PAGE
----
As the voices of Hearts’ detractors grow stronger, so does Olly Lee’s resolve to prove them wrong. Saturday’s loss to Kilmarnock stretched the Edinburgh’ clubs run without a goal to four games, but the Englishman insisted he didn’t come north to join a team that collapses after starting the season powerfully.
Ross Millen’s 73rd-minute winning goal on his league debut saw Kilmarnock become only the second side to beat Hearts at Tynecastle Park in the past 18 months. The 1-0 defeat followed 3-0 and 5-0 reverses against Celtic and a goalless derby draw with Hibs. The lack of goals, of course, can be attributed in some part to the absence of injured strikers Steven Naismith and Uche Ikpeazu.
It has been well documented that club captain Christophe Berra and his central defensive partner John Souttar are also sidelined. Lee won’t accept injuries as an excuse, though. Nor will he listen to those claiming three defeats and a draw in four games signals the end of Hearts’ prosperous start to this campaign. He is determined to inspire a turnaround after the international break.
“That’s a massive burning desire for me, personally,” explained the 27-year-old, a summer signing from Luton Town in England’s League Two. “We don’t want to be saying: ‘Yeah, Hearts had a good start and then fell away.’ I haven’t come here to do that and I’m not going to let that happen. The fans have been brilliant to us and supported us, now we need to dig in.
“Maybe it’s getting that scrappy 1-0 win that we need away from home and then kick on from there. It’s building blocks again – starting from the beginning. We’re good at getting crosses into the box and getting people on the end of things. Let’s get back to basics.
“It’s been a tough run of games and we still expect more from ourselves. It’s annoying that we haven’t scored a goal but it’s one of those things. We will keep working hard and the tide will turn for us soon.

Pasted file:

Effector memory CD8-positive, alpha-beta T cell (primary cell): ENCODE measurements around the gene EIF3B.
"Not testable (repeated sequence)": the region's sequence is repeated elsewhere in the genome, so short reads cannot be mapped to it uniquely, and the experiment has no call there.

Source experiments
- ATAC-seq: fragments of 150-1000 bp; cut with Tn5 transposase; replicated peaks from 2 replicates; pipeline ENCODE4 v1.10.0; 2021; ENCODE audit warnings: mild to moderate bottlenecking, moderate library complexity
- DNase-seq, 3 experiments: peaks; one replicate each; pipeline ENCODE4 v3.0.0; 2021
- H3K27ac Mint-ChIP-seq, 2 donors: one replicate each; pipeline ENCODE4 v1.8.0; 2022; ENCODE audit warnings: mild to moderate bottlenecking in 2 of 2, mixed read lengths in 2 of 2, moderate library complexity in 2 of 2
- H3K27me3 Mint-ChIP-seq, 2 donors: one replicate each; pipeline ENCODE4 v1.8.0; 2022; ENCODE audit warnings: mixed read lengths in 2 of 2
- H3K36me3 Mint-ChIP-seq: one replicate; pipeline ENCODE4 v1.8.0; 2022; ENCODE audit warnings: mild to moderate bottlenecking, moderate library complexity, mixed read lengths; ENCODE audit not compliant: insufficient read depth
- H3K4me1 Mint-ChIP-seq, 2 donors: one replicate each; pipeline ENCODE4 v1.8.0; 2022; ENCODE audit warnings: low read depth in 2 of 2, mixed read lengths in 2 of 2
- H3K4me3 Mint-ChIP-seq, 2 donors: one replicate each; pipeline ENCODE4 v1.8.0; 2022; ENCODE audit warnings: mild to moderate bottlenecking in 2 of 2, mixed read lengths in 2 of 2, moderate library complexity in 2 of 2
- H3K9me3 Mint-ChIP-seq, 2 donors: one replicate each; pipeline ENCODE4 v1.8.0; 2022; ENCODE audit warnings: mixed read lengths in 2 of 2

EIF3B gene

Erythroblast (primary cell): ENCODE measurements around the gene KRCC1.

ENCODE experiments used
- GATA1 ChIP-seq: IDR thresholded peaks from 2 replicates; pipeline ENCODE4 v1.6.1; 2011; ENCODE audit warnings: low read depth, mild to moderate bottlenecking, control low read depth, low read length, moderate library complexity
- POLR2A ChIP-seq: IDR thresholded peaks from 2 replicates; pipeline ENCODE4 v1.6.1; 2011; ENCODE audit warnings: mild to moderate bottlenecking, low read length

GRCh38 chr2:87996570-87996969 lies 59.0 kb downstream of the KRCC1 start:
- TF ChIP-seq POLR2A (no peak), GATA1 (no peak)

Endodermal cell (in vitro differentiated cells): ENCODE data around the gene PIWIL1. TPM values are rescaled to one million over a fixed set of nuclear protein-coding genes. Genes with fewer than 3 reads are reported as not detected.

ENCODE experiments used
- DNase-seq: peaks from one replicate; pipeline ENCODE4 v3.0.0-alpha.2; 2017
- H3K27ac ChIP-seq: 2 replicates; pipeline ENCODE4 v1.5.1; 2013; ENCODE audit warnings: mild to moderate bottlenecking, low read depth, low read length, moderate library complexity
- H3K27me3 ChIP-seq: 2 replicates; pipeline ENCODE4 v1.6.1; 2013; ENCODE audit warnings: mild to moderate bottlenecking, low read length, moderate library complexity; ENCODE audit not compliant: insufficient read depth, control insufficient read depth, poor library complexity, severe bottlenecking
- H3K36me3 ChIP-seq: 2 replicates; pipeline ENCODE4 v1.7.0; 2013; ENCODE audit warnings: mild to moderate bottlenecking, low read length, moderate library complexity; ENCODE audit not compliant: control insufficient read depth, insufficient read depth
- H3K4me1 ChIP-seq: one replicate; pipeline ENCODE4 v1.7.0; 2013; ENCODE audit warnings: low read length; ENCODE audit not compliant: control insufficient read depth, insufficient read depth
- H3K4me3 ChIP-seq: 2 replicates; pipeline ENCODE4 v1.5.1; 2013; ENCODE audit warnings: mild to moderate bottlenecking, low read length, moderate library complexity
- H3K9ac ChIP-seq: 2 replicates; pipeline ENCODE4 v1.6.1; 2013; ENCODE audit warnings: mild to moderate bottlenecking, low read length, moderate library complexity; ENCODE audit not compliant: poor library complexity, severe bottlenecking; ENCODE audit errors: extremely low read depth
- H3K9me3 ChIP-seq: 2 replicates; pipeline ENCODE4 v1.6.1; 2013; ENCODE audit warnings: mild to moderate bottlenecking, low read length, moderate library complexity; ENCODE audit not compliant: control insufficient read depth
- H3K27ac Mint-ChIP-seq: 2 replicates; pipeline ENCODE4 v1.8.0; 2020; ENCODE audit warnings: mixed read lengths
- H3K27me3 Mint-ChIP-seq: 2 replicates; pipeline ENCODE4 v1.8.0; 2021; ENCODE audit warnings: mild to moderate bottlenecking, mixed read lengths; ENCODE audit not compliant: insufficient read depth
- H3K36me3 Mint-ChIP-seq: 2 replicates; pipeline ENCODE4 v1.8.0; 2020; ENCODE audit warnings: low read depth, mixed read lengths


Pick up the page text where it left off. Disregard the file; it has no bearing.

“We don’t want to use excuses like injuries. Yes, they’re big players for us but it’s up to other players to step up. We have a good squad so we need to step up, replace the goals that are missing and replace the defenders that are missing. That’s our jobs.”
Lee stressed Hearts have the required resilience to recover from a difficult few weeks and stay in contention at the top end of the Premiership. “I think we’ve had a great start but it’s a start. We have to kick on now,” he said. “I’m not here to say: ‘We did well for ten games and then we dropped off.’ I want to be there at the end of the season. Maybe a couple of days away will do us good, refresh us and we’ll come back firing.
“We’ve lifted expectation with the start we’ve had, which is a wonderful thing. That’s what we all came here to do. We came here to get Hearts fans off their seats again and enjoying their football. I think that’s what we’re doing. It is a process. We have lost a lot of big players but there are still 11 players out there. Guys are champing at the bit to get off the bench. We have a squad of quality and we can turn this round.”
The two-week international break allows the midfielder and his colleagues to regroup. They dominated Kilmarnock without carving many clear chances. They controlled large periods of the game while probing and pressing the opposition for an opening. They passed the ball crisply, tried numerous attempts at goal and appealed for three penalties.
It was all in vain as Kilmarnock’s back line stood firm – yet more evidence of Steve Clarke’s wondrous work at Rugby Park. They stuck commendably to a counter-attacking gameplan, and even had the luxury of leaving Scotland call-up Jamie MacDonald and Northern Ireland internationalist Jordan Jones on the bench. Scotland full-back Stephen O’Donnell was unavailable through injury, whilst Greg Stewart was suspended.
So the opposition were also missing key individuals. Nonetheless, they managed to hold Hearts off and hit them with a sucker-punch 17 minutes from time. “The overwhelming feeling is frustration,” said Lee. “The first half was the best we have played for a while. We didn’t have the cutting edge. I think if we’d gone 1-0 up then it’s a different game. Kilmarnock are tough to break down. They played to nick a 1-0 and credit to them. They did a job on us.
“We played well in spells and passed it around well. We just have to find that cutting edge. It’s about getting that final ball in the last third, a few more crosses and a few more shots. I didn’t think we tested the goalie enough on Saturday. It’s about taking those chances when they come.”